Are you or your child suffering from a sore throat? Viruses, allergens, bacteria, different irritants such as household chemicals, or chronic postnasal drip can be one of many things that cause a sore throat.
Though these are relatively common symptoms, stay vigilant and don’t ignore them. In most cases, it is just a common cold and gets better in a couple of days. Your throat can feel unusually soft, scratchy, and painful.
Strep throat is also a common throat infection. It is caused by a bacteria group called ‘A streptococcus,’ also known as Streptococcus pyogenes. Any age group, especially children, can get the infection. It is most common in children between the age of 5 to 15 years.
If strep throat is left untreated it can lead to health complications. The strep bacteria can spread to other body parts leading to ear infections, rheumatic fever, sinus infections, and more. (National Center for Immunization and Respiratory Diseases 2021)
Is Strep Throat Contagious?
Strep throat is a contagious bacterial infection. The bacteria spread through the nose and throat as a respiratory droplets. For example, you can catch the disease easily if someone is sick or a carrier of Strep A bacteria and sneezes or coughs around you.
In some cases, infected people may have no symptoms or seem sick. The chances of infection are higher in large gatherings or crowded public spaces. You can also catch the infection if you drink or eat from the same glass or plate as the sick person.
What Are the Symptoms of Strep Throat?
Symptoms of strep throat include:
- Severe throat pain
- Difficulty in swallowing
- High fever
- Poor or lost appetite
- Swollen and red tonsils, sometimes with white patches or streaks of pus
- Small red spots may appear on the delicate part of the palate (roof of the mouth).
- Lymph nodes in your neck are swollen or tender
- Headache and body ache
When To Seek Medical Attention
Consult your doctor if you or your child are showing symptoms for more than a few days, including:
- Frequent sore throat with painkillers not easing the pain
- High fever which is also leads to difficulty breathing
- Difficulty in breathing
- Painful swallowing
- Dark-colored urine – an indication that the streptococcus bacteria could have infected the kidneys
- If the person is immune compromised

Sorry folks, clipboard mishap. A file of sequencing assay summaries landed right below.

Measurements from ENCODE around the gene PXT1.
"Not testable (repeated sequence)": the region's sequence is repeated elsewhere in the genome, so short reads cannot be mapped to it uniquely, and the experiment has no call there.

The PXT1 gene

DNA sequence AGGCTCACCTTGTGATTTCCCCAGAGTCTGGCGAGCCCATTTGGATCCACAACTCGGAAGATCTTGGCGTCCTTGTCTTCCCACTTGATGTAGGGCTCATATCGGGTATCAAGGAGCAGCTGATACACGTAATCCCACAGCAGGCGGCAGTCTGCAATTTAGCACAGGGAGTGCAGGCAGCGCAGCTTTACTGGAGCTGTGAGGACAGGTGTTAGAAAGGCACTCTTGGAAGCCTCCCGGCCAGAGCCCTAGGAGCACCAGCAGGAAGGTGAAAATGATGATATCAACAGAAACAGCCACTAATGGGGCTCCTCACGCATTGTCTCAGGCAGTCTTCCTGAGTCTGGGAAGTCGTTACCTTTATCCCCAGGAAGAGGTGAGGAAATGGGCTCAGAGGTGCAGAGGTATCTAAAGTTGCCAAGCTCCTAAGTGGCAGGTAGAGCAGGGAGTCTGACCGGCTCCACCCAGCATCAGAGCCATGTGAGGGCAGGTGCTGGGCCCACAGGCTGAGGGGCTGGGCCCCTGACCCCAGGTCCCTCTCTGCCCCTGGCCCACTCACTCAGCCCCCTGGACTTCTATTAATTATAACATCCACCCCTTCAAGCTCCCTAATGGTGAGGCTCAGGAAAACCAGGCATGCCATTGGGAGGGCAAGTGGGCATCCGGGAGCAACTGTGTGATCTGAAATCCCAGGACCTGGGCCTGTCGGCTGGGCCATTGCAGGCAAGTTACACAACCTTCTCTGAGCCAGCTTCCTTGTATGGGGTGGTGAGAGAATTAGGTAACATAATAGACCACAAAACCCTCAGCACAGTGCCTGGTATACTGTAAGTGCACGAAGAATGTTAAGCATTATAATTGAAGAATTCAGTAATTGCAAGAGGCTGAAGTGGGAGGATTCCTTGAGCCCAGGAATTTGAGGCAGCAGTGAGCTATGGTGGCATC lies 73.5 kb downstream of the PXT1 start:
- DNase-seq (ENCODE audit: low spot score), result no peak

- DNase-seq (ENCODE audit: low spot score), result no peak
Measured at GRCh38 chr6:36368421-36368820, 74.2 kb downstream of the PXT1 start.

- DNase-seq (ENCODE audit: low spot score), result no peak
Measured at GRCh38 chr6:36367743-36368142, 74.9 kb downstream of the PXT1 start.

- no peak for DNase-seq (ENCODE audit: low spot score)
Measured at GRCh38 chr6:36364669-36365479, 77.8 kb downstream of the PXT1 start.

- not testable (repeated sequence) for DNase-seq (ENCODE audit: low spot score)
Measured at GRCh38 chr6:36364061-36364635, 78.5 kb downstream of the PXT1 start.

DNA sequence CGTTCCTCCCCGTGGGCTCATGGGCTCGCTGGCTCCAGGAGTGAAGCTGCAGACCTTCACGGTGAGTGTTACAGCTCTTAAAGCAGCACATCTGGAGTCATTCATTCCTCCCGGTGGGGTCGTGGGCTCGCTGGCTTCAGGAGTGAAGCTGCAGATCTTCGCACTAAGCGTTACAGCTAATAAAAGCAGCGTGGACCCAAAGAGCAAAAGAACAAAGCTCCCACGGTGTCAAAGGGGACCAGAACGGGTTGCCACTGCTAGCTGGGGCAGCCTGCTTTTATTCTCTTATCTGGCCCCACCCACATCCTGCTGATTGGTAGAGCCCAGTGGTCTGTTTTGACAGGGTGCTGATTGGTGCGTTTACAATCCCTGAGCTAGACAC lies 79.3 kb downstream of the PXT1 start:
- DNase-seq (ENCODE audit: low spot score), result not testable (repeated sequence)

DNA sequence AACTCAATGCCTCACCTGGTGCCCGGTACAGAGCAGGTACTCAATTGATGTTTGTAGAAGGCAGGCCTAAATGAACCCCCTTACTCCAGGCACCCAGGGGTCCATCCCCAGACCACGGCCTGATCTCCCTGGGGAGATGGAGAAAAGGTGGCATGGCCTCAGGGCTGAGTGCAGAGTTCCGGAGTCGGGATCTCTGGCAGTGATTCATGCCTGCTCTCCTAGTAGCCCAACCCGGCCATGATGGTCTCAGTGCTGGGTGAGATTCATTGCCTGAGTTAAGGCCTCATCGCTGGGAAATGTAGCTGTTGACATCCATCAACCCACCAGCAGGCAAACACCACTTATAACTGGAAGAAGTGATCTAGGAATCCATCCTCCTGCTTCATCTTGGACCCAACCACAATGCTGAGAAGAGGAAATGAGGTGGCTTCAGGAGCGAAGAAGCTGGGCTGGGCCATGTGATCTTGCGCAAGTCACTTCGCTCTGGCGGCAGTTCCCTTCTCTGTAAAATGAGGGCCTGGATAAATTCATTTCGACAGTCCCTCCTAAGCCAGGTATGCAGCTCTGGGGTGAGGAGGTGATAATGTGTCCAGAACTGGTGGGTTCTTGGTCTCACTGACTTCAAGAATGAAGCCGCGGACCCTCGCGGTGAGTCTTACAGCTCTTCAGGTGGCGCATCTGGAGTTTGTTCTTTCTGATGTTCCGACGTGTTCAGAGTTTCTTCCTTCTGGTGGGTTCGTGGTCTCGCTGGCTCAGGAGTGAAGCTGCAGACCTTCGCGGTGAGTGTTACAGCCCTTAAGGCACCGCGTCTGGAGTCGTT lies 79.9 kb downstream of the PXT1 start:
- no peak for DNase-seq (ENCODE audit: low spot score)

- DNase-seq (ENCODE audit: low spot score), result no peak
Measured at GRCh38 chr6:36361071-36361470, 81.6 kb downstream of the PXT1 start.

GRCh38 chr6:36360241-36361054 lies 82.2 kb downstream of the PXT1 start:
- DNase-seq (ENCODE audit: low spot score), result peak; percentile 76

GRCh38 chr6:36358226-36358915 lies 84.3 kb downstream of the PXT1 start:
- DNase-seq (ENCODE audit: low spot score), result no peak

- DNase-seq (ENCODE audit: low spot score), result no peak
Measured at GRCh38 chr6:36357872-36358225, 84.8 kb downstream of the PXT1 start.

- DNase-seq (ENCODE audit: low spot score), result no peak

Pregnant women should see a doctor immediately to get timely treatment if they think they may have strep throat.
A medical professional will perform a specific test for strep throat and can help you get back to good health with antibiotic medication.
Strep throat is common, and people can catch the infection more than once. Having strep throat does not make you immune from getting infected again. You can do a few things to protect yourself and others, like maintaining good hygiene, especially after coughing or sneezing and before meal prep or eating food. Dispose of used tissues properly and keep a safe distance from those with symptoms.
Keep your family protected from strep and other communicable diseases by following a hand-washing and distancing protocol. We’ve learned a lot in the last couple of years on how to keep ourselves and our families safe in dealing with COVID. Many of those same precautions translate to better health for us all, including the prevention of strep throat.
National Center for Immunization and Respiratory Diseases, Division of Bacterial Diseases, Staff. “Strep Throat: All You Need to Know.” Centers for Disease Control and Prevention, Centers for Disease Control and Prevention, 12 Jan. 2021, www.cdc.gov/groupastrep/diseases-public/strep-throat.html.
“Strep Throat: Symptoms, Causes, Diagnosis, and Treatment.” Edited by Brunilda Nazario, WebMD, WebMD, 27 Sept. 2020, www.webmd.com/oral-health/understanding-strep-throat-basics.
Newman, Tim. “Strep Throat: Causes, Diagnosis, and Treatments.” Medical News Today, MediLexicon International, 14 Sept. 2017, www.medicalnewstoday.com/articles/155412.